A couple days ago I walked part of what is known as the 4T Trail. The name refers to four modes of transportation by which travelers can experience a loop around the city: trail, tram, trolley, and train.
I started at a high point in Council Crest Park, and walked on a trail to the Hoyt Arboretum, where the famed Wildwood Trail begins. It is also right next to the train leaving the Oregon Zoo, where one could continue a loop to downtown Portland. I simply wanted to walk, not ride around Portland by mechanized transport. That might be nice on a another day.
Once I arrived at the Arboretum, I tacked on a loop through on the Wildwood and Maple trails. The diversity of tree species are amazing, and views are great too.
The trail is relatively easy, but I found myself dripping with sweat by the time I finished my uphill return to Council Crest. It was a well spent two hours of urban hiking, complete with a graffiti, oriental cherry trees, and a freeway crossing. Not too shabby.
Jackie Chan and I got out for a quick two park double walk this afternoon. Here is a section of sand along the Willamette looking downstream. It feels very serene until you hear the hoots and hollers from the small amusement park next door, Oaks Park. Regardless, the combination of trails and beach make for a nice spot to walk.
It’s hard to believe I’ve never been on Elk Rock Island before. It’s a little island paradise only minutes from Portland. The island has multiple ecosystems, ranging from cliffs to grasslands and forests to mudflats. Part of the year, a channel separates the island from the shore. When the Willamette River is low, however, people can easily walk across the rocky bed of the channel. Once across, a small network of trails gives easy access to most of the corners of the island.
Sunday I looked for a new hike at a reasonable distance. I found the Bonneville trailhead on the Washington side of the Columbia River Gorge, just two miles west of the Bridge of the Gods. A half mile spur trail connects people to the Pacific Crest Trail. Then you can pretend you are hiking with the serious thru hikers. I only went a few miles, through an atypical landscape, partly denuded from logging, and partly from power lines. The trail gains little elevation, but the heat made me sweat. After crossing beneath the power lines, the trail drops near Gillette Lake, and then climbs a bit more, heading into the forest, hopping a beautiful creek and skirting a small pond after going through an open area infested with poison oak (I caught a little on my calf, but I’ll survive). In the end, I stopped at a great viewpoint where someone had made a little bench of stone. The trail continued toward Table Mountain and other viewpoints, but I did not feel like adding many more miles to my day. This was a good casual hike, although the power lines and dirt road crossings made it less than pristine. Still, that lake water definitely looked inviting, so it was no surprise that it seemed to be the main destination in the area, for both camping and swimming. This is not on the ever changing top ten list of favorite hikes, but it made for a worthy afternoon.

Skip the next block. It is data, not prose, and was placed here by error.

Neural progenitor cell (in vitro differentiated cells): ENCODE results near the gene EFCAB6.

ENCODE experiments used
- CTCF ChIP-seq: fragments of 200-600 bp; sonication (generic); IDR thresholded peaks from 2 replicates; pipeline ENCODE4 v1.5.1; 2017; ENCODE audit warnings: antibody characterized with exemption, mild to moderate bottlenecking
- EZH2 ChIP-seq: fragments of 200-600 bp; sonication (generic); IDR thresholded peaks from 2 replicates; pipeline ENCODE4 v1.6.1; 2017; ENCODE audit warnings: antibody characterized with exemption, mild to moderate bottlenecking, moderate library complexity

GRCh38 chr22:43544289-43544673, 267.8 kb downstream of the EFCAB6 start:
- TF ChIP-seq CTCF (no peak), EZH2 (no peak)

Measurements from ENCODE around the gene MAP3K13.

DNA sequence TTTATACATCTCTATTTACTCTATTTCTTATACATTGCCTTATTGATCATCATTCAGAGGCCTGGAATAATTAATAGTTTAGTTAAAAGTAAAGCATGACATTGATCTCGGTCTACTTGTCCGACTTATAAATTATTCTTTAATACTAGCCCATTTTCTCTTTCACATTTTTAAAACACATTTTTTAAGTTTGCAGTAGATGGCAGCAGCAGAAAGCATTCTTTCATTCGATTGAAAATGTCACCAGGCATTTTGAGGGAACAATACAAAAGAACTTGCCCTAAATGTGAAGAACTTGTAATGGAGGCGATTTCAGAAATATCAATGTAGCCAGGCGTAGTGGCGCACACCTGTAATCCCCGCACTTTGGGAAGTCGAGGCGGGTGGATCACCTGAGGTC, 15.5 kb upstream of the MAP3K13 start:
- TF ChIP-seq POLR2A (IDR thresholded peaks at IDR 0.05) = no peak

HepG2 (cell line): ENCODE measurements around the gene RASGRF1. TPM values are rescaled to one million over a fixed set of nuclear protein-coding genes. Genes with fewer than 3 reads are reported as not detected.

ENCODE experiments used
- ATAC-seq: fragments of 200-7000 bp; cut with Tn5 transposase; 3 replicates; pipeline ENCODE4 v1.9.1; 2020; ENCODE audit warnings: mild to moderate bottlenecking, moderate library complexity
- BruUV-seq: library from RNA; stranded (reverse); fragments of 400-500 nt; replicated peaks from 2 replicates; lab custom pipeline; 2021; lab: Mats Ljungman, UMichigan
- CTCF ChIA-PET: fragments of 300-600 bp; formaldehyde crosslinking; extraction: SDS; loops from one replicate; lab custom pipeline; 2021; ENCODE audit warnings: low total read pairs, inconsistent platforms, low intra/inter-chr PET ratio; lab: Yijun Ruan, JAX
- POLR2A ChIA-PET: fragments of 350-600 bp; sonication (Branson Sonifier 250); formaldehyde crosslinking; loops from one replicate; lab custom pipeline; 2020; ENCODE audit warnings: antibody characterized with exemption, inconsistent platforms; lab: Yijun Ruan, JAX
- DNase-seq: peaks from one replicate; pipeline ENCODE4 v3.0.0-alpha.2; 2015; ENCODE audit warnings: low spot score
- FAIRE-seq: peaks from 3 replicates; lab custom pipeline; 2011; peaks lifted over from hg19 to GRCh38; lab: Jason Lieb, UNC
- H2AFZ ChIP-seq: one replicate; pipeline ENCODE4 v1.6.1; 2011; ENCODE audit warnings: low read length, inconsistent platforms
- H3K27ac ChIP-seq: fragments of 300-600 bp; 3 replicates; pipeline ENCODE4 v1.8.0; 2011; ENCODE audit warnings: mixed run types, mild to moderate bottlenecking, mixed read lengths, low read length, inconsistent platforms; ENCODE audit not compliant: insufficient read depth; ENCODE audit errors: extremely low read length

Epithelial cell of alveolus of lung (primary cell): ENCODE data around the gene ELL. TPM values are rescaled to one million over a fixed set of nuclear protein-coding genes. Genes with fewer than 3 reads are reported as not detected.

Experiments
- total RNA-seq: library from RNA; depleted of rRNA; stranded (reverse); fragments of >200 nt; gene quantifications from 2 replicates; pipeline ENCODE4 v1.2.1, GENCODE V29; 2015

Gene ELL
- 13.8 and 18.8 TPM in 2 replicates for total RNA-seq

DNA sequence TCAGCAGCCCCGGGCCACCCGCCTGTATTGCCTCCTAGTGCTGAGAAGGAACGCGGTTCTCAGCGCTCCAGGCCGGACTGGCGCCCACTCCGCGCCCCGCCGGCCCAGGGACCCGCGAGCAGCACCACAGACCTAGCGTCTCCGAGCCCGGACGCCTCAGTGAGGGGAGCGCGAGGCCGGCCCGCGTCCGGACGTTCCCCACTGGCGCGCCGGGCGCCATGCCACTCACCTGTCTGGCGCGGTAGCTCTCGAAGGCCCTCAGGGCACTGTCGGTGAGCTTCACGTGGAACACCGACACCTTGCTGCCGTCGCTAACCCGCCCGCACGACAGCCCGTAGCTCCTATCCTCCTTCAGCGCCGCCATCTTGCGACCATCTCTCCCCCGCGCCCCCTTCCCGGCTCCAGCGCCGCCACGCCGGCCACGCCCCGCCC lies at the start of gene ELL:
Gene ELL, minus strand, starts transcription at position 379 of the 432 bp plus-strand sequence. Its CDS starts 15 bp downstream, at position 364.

Champoeg State Park, set along the verdant banks of the of the Willamette River, is the sit of a pioneer town of the 1840s where settlers gathered to talk shop and politics. Today it is a fine place to show off some of that history juxtaposed to the natural beauty of the area.
Seven miles west of I-5, the park’s quaint visitor’s center helps people get a feel for the area’s history and natural beauty. After I had my fill of displays explaining regional Native American linguistic influence, endangered wildlife species in the area, and settler arguments over government influence, I set out for a walk in the midday heat.
I started down a paved path along fields dotted with the largest hay bales I’d ever seen. Eventually I skirted a disc golf course, which seemed an anomaly in a state park, but why not?
There are a couple main day use areas. At each one, there were pint-sized campers, accompanied by a few adult counselors. The kids seemed excited to go by the river.
The water was certainly a shiny beacon, but I continued along a giant field, in the middle of which there was an apparent archaeological dig. The walking was mostly flat, so I was surprised to see few other walkers. There were actually more cyclists on the paved paths.
After a couple hours at Champoeg State Park, I came to appreciate it on a few levels. I was a great spot for historical reference, nature appreciation, hiking–even a game of disc golf. After sweating my way through the sun scorched open fields, I was mostly appreciative of my car’s air conditioning.